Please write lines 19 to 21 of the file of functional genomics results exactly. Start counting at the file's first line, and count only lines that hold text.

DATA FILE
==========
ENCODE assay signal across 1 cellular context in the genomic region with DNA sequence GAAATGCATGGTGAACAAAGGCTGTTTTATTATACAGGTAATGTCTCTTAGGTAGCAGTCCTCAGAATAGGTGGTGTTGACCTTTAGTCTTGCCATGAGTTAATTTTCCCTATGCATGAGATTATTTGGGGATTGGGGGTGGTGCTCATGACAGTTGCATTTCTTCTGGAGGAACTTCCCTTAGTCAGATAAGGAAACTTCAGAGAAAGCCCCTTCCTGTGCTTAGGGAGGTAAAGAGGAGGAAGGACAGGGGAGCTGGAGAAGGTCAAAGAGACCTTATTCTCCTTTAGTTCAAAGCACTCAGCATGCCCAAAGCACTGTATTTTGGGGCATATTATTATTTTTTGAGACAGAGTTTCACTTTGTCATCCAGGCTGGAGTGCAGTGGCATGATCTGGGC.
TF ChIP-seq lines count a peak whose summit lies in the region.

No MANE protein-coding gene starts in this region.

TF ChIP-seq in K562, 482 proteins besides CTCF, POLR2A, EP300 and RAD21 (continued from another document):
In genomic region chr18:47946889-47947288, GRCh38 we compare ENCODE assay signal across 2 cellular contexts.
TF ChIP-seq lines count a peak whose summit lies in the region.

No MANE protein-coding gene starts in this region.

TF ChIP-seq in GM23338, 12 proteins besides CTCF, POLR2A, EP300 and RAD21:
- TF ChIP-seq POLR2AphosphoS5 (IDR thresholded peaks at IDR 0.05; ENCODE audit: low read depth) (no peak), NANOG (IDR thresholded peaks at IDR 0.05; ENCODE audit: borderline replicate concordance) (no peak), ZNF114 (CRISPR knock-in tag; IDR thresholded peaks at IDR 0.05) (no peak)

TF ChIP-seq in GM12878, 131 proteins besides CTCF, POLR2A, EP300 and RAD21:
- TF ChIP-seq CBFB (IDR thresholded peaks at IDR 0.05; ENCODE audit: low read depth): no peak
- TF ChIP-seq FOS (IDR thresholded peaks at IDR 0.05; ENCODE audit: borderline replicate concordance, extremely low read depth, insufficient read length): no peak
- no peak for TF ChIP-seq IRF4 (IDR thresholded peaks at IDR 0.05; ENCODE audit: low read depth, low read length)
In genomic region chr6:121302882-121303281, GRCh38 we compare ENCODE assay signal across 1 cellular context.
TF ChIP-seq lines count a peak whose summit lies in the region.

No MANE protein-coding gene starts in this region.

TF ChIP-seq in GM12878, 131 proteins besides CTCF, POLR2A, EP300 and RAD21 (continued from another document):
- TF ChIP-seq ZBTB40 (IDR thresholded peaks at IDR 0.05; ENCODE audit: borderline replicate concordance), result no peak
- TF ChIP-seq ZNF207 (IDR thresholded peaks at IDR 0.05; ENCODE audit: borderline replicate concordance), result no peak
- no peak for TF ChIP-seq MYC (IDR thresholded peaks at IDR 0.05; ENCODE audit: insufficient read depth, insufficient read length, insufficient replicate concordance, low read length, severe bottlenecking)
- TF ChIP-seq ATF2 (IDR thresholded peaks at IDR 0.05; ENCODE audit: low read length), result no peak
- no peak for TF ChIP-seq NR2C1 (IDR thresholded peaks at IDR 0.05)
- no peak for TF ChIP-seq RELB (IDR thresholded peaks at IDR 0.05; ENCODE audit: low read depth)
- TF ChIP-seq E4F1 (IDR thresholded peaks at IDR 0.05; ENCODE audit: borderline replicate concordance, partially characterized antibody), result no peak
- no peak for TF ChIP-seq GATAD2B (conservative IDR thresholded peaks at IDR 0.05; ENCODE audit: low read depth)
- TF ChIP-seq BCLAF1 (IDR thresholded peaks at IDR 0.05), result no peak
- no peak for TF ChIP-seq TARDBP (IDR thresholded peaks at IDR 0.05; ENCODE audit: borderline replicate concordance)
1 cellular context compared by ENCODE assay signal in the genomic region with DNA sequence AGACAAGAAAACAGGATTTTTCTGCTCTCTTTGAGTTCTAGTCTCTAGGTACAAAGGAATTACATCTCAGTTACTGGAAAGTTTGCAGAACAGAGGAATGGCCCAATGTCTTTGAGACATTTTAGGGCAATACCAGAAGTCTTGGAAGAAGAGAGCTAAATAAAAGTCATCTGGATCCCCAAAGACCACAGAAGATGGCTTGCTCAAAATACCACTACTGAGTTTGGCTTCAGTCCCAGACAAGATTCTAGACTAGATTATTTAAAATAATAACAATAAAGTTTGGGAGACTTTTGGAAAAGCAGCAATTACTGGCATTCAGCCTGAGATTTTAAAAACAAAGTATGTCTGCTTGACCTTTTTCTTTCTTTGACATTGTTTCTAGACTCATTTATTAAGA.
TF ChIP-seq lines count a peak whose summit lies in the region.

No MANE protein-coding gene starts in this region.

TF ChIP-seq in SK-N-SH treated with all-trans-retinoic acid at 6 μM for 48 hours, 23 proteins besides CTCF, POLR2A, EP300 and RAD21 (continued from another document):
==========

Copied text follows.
- TF ChIP-seq ZNF207 (IDR thresholded peaks at IDR 0.05; ENCODE audit: borderline replicate concordance), result no peak
- no peak for TF ChIP-seq MYC (IDR thresholded peaks at IDR 0.05; ENCODE audit: insufficient read depth, insufficient read length, insufficient replicate concordance, low read length, severe bottlenecking)
- TF ChIP-seq ATF2 (IDR thresholded peaks at IDR 0.05; ENCODE audit: low read length), result no peak